Boot camps have developed over the past two decades into a program that incorporates a military regimen to create a structured environment. While some critics of this method of corrections suggest that the confrontational nature of the program is antithetical to treatment, authors Doris Layton MacKenzie and Gaylene Styve Armstrong present research knowledge and personal discussions with community leaders that offer insight into both the strengths and weaknesses of this controversial form of corrections.
Correctional Boot Camps: Military Basic Training or a Model for Corrections? provides the most up-to-date assessment of the major perspectives and issues related to the current state of boot camps. The book goes beyond cursory examinations of the effectiveness of boot camps, presenting an in-depth view of a greater variety of issues. Correctional Boot Camps examines empirical evidence on boot camps drawn from diverse sources including male, female, juvenile, and adult programs from across the nation.
The book explores empirical research on both the punitive and rehabilitative components of the boot camp model and the effectiveness of the “tough on crime” aspects of the programs that are often thought of as punishment or retribution, in lieu of a longer sentence in a traditional facility. Thus, offenders earn their way back to the general public more quickly because they have paid their debt to society by being punished in a short-term, but strict, boot camp.
Correctional Boot Camps is a comprehensive textbook for undergraduate and graduate students studying corrections and juvenile justice. The book is also a valuable resource for correctional professionals interacting with offenders.
Part I: The Boot Camp Model
- Chapter 2: Boot Camps as a Correctional Option
- Chapter 3: Boot Camp Prisons for Young Offenders
- Chapter 4: Correctional Boot Camps for Juveniles
Part II: The Debate About Boot Camps
- Chapter 5: Shock Incarceration: Rehabilitation or Retribution?
- Chapter 6: A “Machiavellian” Perspective on the Development of Boot Camp Prisons: A Debate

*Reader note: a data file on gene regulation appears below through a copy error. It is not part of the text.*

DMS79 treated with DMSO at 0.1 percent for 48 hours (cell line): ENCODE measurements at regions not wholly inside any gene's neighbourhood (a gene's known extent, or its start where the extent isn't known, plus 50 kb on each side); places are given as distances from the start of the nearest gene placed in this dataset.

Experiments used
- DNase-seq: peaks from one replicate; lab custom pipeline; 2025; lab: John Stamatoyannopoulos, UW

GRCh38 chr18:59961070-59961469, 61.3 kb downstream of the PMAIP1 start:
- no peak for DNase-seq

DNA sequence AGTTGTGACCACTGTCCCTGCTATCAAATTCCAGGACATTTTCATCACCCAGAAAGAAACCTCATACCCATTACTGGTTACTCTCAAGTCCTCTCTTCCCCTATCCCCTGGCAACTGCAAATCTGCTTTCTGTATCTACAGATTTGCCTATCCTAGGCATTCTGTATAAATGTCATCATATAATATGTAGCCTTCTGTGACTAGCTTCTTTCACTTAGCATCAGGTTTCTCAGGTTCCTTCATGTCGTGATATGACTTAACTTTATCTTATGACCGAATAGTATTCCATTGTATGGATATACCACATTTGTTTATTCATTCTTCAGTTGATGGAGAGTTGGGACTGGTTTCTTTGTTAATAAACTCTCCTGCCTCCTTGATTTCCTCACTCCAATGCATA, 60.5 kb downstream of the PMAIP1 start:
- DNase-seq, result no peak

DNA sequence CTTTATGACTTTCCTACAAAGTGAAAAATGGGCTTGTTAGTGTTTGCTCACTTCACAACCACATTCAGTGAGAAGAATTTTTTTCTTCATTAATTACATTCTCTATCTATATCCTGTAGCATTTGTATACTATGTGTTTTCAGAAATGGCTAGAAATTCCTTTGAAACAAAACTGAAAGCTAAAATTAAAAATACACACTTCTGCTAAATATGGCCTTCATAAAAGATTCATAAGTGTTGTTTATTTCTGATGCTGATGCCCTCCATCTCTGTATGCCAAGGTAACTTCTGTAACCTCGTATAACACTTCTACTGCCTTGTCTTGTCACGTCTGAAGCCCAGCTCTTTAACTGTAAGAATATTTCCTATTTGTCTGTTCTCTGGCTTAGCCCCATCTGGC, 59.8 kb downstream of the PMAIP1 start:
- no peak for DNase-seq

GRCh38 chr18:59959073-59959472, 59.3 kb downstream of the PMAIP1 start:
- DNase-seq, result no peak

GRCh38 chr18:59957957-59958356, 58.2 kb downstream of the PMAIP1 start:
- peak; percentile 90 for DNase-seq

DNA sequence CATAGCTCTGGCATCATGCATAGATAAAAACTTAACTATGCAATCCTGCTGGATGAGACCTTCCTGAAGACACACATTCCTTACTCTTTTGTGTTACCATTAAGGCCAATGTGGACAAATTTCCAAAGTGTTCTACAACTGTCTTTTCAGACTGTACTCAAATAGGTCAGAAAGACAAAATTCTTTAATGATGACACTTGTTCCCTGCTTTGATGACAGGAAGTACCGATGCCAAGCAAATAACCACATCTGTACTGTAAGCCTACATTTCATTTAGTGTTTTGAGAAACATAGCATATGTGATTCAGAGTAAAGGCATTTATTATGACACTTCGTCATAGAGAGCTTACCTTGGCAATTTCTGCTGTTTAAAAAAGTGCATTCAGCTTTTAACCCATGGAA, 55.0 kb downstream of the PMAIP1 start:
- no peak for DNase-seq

Part III: The Environment of Boot Camps
- Chapter 7: Performance-Based Standards for Juvenile Corrections
- Chapter 8: Perceived Conditions of Confinement: A National Evaluation of Boot Camps and Traditional Facilities
- Chapter 9: Boot Camps and Traditional Correctional Facilities for Juveniles: A Comparison of the Participants, Daily Activities and Environments
- Chapter 10: The Environment and Working Conditions in Juvenile Boot Camps and Traditional Facilities
Part IV: Inmate Adjustment and Change During Incarceration
- Chapter 11: The Impact of Boot Camps and Traditional Institutions on Juvenile Residents: Perceptions, Adjustment, and Change
- Chapter 12: Inmates' Attitude Change During Incarceration: A Comparison of Boot Camp with Traditional Prison
Part V: Impact on Future Criminal Activities
- Chapter 13: Boot Camp Prisons and Recidivism in Eight States
- Chapter 14: Effects of Correctional Boot Camps on Offending
Part VI: Adjustment in the Community
- Chapter 15: Shock Incarceration and Positive Adjustment During Community Supervision
- Chapter 16: Characteristics Associated with Successful Adjustment to Supervision: A Comparison of Parolees, Probationers, Shock Participants, and Shock Dropouts
Part VII: Special Offender Populations in Boot Camps
- Chapter 17: Boot Camp Prisons for Women Offenders
- Chapter 18: Shock Incarceration and Its Impact on the Lives of Problem Drinkers
- Chapter 19: The One-Year Community Supervision Performance of Drug Offenders and Louisiana DOC-Identified Substance Abusers Graduating from Shock Incarceration
Part VIII: System-Level Impacts
Part IX: Boot Camps in the Future